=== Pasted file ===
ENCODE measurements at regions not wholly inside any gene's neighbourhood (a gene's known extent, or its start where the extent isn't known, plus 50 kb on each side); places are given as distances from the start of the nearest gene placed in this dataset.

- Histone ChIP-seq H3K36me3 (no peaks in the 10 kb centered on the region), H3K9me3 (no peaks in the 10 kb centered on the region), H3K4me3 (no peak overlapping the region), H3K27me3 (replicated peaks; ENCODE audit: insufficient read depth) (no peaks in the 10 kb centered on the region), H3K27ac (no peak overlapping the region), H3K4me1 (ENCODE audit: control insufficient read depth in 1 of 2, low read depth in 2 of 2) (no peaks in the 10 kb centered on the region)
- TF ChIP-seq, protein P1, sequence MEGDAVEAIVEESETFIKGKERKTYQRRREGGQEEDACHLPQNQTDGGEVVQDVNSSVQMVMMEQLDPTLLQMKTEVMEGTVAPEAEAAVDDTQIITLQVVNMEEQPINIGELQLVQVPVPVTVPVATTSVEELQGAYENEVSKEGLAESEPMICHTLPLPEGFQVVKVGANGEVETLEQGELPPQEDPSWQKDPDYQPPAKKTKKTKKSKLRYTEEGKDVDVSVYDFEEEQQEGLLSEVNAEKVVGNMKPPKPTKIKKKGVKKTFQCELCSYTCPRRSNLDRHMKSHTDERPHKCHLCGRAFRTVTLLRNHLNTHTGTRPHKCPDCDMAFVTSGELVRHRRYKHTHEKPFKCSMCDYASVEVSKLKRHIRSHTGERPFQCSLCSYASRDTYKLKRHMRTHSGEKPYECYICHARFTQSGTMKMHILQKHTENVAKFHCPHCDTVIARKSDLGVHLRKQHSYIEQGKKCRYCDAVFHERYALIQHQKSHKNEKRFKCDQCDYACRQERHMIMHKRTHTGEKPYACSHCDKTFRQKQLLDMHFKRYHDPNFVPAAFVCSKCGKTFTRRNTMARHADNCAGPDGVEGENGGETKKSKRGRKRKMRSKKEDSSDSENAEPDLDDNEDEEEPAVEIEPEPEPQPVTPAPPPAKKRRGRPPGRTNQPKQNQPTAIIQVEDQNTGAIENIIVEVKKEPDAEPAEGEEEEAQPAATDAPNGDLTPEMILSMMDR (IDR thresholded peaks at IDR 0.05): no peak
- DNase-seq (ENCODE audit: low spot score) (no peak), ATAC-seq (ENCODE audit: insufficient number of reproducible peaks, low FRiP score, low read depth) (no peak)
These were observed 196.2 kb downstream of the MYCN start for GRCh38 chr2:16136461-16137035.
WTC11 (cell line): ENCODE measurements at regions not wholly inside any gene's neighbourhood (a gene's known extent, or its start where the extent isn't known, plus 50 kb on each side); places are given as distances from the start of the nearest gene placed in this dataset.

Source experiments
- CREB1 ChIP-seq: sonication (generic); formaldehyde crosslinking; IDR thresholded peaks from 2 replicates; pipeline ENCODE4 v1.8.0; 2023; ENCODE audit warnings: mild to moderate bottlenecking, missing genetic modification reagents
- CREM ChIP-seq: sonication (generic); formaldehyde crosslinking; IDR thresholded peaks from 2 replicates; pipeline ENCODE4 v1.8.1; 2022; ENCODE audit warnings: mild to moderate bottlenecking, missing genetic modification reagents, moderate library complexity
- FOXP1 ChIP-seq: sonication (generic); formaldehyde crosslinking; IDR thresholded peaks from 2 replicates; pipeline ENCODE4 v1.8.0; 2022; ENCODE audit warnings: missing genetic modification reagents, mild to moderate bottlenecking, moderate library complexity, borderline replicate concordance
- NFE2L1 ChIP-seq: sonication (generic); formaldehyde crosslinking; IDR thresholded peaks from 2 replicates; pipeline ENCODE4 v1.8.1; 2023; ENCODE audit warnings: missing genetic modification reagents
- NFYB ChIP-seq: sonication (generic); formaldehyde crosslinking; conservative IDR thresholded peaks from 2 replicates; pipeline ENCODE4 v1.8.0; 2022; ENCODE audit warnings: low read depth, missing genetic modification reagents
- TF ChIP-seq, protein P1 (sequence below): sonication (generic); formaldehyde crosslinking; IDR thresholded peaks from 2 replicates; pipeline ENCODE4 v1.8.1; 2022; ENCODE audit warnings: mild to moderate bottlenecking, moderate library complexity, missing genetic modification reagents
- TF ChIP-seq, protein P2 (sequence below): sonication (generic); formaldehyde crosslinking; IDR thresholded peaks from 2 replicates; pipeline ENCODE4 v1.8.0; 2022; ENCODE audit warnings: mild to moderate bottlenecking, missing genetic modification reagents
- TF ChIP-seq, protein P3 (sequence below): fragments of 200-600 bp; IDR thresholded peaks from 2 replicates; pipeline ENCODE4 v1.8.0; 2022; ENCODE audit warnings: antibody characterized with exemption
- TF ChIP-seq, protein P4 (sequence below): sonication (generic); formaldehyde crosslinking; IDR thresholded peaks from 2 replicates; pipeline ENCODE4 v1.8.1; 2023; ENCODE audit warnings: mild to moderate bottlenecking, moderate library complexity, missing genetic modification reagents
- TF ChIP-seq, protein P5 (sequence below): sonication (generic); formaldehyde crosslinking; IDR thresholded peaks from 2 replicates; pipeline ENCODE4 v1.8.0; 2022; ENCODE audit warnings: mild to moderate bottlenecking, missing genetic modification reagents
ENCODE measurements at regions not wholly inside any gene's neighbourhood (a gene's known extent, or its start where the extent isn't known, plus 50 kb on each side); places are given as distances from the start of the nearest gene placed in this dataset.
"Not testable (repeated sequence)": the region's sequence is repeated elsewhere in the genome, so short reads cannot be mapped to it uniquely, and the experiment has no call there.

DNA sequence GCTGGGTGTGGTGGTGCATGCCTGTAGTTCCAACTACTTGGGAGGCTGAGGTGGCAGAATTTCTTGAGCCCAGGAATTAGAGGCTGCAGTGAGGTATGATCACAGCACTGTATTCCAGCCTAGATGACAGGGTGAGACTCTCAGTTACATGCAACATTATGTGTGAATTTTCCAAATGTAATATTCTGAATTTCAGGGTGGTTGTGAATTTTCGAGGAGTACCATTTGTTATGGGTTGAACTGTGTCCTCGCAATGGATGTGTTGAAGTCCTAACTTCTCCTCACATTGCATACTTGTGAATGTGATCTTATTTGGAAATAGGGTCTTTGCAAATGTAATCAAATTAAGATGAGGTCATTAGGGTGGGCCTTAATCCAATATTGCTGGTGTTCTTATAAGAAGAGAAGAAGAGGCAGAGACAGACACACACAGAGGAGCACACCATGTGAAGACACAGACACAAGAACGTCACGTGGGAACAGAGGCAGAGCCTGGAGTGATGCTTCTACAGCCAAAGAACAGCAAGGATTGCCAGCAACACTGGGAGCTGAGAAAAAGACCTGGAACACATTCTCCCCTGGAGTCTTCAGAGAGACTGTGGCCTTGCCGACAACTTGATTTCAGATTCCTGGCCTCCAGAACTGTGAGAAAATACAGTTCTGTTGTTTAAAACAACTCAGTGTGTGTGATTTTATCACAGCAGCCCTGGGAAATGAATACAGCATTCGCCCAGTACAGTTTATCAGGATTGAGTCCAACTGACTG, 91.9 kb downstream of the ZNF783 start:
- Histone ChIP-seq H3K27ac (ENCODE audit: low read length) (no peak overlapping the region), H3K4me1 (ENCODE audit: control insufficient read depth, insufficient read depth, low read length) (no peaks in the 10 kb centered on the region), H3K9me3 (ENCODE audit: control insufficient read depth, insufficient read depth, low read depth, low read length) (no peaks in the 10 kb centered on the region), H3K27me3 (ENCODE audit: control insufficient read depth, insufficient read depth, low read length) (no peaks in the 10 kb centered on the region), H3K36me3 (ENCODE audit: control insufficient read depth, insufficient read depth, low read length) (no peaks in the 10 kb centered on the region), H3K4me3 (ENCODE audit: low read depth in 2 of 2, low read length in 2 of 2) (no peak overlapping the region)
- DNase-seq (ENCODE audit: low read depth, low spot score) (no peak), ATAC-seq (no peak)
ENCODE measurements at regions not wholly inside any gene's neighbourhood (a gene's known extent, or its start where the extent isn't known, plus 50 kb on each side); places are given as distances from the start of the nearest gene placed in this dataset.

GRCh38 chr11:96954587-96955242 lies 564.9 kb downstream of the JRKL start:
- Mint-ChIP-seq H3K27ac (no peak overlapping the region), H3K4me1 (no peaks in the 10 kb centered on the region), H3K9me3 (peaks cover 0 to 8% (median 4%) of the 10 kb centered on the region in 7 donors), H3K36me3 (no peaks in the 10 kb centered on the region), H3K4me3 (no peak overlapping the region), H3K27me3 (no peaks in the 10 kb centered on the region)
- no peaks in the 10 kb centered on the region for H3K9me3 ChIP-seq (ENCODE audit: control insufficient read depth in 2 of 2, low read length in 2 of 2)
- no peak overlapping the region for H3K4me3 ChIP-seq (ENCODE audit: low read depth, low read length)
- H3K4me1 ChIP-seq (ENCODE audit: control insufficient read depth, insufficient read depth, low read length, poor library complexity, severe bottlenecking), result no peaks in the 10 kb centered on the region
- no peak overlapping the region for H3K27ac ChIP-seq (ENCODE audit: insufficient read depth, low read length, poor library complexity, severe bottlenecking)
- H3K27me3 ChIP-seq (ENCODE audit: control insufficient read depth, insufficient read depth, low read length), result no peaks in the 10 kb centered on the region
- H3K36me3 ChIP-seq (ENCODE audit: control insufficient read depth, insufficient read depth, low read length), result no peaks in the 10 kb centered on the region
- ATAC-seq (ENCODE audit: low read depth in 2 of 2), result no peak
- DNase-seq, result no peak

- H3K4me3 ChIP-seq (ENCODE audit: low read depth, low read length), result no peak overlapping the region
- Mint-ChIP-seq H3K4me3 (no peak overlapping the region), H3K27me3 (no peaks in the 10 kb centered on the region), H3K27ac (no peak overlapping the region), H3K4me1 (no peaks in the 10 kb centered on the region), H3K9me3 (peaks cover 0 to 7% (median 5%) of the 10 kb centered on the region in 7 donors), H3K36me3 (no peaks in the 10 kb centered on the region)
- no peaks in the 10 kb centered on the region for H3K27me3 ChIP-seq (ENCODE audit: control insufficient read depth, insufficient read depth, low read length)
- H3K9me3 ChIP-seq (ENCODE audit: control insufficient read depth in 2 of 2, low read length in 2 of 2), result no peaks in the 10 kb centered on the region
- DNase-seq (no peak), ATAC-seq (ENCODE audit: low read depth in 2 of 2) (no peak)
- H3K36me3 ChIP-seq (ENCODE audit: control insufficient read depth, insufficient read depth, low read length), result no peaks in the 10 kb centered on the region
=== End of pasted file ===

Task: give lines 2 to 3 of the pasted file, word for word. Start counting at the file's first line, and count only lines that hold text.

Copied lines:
- Histone ChIP-seq H3K36me3 (no peaks in the 10 kb centered on the region), H3K9me3 (no peaks in the 10 kb centered on the region), H3K4me3 (no peak overlapping the region), H3K27me3 (replicated peaks; ENCODE audit: insufficient read depth) (no peaks in the 10 kb centered on the region), H3K27ac (no peak overlapping the region), H3K4me1 (ENCODE audit: control insufficient read depth in 1 of 2, low read depth in 2 of 2) (no peaks in the 10 kb centered on the region)
- TF ChIP-seq, protein P1, sequence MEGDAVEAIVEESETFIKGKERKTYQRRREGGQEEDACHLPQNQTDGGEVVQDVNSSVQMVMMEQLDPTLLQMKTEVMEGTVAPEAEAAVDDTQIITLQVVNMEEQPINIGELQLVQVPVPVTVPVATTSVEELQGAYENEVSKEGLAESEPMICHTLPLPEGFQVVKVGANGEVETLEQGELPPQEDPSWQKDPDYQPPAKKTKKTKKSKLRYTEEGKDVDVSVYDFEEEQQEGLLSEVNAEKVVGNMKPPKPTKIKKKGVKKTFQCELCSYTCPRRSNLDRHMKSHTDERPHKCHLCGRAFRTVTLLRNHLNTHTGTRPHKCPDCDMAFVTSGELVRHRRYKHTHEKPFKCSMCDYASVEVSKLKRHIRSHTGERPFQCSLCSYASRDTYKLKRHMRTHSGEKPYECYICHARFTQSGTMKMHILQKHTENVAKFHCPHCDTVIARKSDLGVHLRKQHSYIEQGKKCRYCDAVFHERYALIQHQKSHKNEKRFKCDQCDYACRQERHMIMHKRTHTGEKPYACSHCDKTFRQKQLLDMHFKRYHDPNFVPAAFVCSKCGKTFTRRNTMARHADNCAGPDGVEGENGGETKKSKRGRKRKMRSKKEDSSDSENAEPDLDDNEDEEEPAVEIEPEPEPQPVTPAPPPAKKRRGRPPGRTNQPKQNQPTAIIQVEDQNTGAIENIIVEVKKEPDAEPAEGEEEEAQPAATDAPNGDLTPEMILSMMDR (IDR thresholded peaks at IDR 0.05): no peak